The cargo carrier contains:

Crew supplies: 2,511 pounds
* 169 Bulk Overwrap Bags of food
* 6 Bulk Overwrap Bags of U.S. food for Russian crew
* Hygiene towels for Russian crew
* Printer ink and paper

Vehicle hardware: 2,443 pounds
* Multiplexer-demultiplexer circuit cards
* Charcoal, brine and bacteria filters for ECLESS
* Water sampling kit
* Toilet inserts, urine receptacle with hose, toilet paper

Science utilization: 1,713 pounds
* Canadian Space Agency: MARROW experiment to study effect of microgravity on bone marrow, Vascular Echo to monitor changes in arteries and veins during spaceflight

* European Space Agency: Airway Monitoring experiment to study nitric oxide in exhaled air aboard the International Space Station atmosphere, Astronaut’s Energy Requirements for Long Term Spacefight (ENERGY) experiment, Fluid Science Laboratory for fluid physics research in microgravity

* Japan Aerospace Exploration Agency: Cell Biology Experiment Facility 1G centrifuge, Bio Rhythms 48Hrs is an electrocardiogram to gauge long-term microgravity exposure on heart function, JEM Small Satellite Orbital Deployer (J-SSOD), Exposed Facility Unit adapter with the GPS Wheel Demo

* NASA: Advanced Research Thermal Passive Exchange (ARTE) heat pipe experiment, Fluids and Combustion Facility resupply, Human Research Facility resupply, Miniature Exercise Device (MED 2) demonstration, Meteor Composition Determination (METEOR) to make space-based observations of meteors entering Earth’s atmosphere, STRATA experimental facility to study behavior of regolith simulants in prolonged microgravity, personal carbon dioxide monitors, Radiation Environment Monitor, SPHERES Universal Docking Port to autonomously dock and undock the small objects, Additive Manufacturing Facility to produce parts out of thermopolymers, six NanoRacks minilab modules, Spacecraft Fire Experiment (SAFFIRE I) flame growth experiment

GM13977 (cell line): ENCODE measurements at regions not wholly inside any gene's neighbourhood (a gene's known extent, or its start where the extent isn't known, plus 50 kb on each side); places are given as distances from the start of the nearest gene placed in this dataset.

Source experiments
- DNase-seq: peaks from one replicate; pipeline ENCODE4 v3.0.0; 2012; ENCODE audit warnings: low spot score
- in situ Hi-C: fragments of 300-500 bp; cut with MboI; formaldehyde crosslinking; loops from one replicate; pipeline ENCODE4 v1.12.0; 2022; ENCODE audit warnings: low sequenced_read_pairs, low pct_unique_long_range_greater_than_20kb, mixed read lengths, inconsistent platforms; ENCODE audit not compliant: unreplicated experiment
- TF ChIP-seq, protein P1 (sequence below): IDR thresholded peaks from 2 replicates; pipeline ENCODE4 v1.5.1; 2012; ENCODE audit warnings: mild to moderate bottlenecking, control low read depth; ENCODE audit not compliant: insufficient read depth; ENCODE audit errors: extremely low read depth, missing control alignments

EVA gear: 346 pounds
* Legs, boots, arms and Hard Upper Torso for spacesuit
* Socket caddy assembly
* METOX canisters for carbon dioxide removal
* Contamination detection kit

Computer resources: 216 pounds
* New ZBook laptop and printer
* 160GB hard drive for IBM ThinkPad
* Canon XH camcorder, Ghost camera, Nikon cameras, 50mm lens, USB card reader
* Assorted cables

Cygnus is 21 feet tall and 10 feet in diameter, clad in its silver-metallic shielding.

The last Cygnus and this one will have delivered about 7.5 tons of cargo to the space station in a hundred days.

“It is fantastic. Before we launched OA-4 in December, the space station was doing what it never wanted to do, which was figure out how many more months of food it had before you’d have to bring people home,” Tani said.

“That’s no longer a discussion point. We are relieved about that, and now we’re just trying to fill in the backlog. Our vehicle is optimized to bring pressurized cargo and that’s really what the crew needs to do their science and live.”

In keeping with Orbital ATK’s tradition of naming the Cygnus spacecraft for fallen astronauts, the one is christened the S.S. Rick Husband for the commander of the astronaut crew lost aboard the shuttle Columbia accident in 2003.

“Rick and his crew were heros to all of us and did fantastic work in orbit before being lost during re-entry,” said Frank Culbertson, former shuttle and station commander and now Orbital ATK’s Space Systems Group president.

The S.S. Rick Husband. Credit: NASA TV
The S.S. Rick Husband. Credit: NASA TV

“On his first flight, he was the pilot on STS-96, which was the first shuttle to dock with the space station…The commander for that flight was Kent Rominger, (now) a vice president with Orbital ATK in Utah. So we have a very personal connection with the company to Rick,” said Tani.

“This marks the first time we’ll be honoring a Cygnus spacecraft with somebody who has actually been to the space station and contributed to its construction. We are very proud of that.”

Husband’s wife Evelyn and two children attended Tuesday’s launch.

It marked the 106th successful flight for United Launch Alliance and third this year. Next up is military mission in May — deployment of the Navy’s MUOS 5 spacecraft using an Atlas 5 on May 5 from Cape Canaveral. That will be followed by back-to-back launches for the National Reconnaissance Office in June using a Delta 4-Heavy and another Atlas 5.

See earlier Cygnus OA-6 coverage.

Our Atlas archive.